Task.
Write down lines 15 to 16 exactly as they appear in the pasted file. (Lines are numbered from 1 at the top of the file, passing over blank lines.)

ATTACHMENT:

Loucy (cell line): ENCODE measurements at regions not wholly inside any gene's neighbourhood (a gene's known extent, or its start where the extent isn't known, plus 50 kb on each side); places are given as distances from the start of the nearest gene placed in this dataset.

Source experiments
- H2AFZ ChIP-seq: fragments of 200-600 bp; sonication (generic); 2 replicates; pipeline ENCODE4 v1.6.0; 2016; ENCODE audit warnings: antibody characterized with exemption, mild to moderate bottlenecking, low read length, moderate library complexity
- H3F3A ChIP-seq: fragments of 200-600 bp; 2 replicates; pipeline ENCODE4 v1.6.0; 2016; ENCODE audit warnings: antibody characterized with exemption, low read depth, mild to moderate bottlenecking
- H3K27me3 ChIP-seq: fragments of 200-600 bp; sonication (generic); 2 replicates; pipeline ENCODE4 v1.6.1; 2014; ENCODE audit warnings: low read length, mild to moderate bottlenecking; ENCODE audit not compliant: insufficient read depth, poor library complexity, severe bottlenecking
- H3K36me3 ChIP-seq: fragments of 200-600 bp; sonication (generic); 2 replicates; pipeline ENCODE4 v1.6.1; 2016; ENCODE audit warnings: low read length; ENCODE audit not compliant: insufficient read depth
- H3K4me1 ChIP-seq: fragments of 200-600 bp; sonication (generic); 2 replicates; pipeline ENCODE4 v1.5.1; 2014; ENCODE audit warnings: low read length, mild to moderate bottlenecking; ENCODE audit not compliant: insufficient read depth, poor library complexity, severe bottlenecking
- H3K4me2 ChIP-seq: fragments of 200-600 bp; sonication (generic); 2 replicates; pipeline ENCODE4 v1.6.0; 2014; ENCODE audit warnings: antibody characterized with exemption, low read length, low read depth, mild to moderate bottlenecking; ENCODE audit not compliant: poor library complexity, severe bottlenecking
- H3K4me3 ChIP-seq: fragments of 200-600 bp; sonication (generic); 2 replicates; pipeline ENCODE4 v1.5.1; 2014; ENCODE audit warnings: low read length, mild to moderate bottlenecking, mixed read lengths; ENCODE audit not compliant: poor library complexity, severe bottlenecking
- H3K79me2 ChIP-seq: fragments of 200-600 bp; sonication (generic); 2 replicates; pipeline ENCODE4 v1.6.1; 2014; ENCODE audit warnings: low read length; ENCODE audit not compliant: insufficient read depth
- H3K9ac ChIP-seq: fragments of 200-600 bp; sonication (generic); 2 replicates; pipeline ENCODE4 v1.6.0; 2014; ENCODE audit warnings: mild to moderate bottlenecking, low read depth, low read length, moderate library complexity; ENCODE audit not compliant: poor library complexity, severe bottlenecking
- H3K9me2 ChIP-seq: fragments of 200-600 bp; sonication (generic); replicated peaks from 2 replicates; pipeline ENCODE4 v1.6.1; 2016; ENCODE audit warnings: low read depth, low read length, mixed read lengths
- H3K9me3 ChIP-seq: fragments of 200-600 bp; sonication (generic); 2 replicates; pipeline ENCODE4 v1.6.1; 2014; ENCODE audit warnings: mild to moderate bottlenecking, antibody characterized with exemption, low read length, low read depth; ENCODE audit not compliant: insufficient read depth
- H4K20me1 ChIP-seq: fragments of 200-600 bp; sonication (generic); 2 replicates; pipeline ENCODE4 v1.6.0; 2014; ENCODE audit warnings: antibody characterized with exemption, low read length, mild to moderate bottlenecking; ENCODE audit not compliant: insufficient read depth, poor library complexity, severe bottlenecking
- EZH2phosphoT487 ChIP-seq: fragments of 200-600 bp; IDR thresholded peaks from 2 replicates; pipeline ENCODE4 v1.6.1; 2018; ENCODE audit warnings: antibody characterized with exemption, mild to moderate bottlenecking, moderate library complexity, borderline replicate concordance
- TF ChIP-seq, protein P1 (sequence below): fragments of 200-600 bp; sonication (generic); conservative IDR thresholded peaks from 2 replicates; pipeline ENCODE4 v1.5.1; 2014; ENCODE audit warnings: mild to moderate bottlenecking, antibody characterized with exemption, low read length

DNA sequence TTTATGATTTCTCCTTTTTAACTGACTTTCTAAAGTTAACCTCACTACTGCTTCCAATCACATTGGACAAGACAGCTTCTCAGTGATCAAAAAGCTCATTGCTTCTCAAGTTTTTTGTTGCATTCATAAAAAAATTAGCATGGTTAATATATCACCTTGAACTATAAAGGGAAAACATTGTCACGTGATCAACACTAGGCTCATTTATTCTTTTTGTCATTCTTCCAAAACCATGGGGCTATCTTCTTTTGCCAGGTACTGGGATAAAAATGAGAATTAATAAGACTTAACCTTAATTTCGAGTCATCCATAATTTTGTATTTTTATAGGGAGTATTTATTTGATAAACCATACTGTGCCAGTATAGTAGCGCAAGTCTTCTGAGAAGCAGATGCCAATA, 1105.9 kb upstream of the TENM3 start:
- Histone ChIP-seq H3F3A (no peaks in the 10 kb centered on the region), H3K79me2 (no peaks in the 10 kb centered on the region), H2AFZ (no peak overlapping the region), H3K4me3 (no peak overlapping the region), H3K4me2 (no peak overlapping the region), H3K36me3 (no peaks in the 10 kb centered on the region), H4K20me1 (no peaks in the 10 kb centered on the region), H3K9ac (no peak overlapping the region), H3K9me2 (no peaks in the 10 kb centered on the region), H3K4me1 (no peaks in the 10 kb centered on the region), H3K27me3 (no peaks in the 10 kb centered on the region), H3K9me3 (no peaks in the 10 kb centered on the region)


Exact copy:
- EZH2phosphoT487 ChIP-seq: fragments of 200-600 bp; IDR thresholded peaks from 2 replicates; pipeline ENCODE4 v1.6.1; 2018; ENCODE audit warnings: antibody characterized with exemption, mild to moderate bottlenecking, moderate library complexity, borderline replicate concordance
- TF ChIP-seq, protein P1 (sequence below): fragments of 200-600 bp; sonication (generic); conservative IDR thresholded peaks from 2 replicates; pipeline ENCODE4 v1.5.1; 2014; ENCODE audit warnings: mild to moderate bottlenecking, antibody characterized with exemption, low read length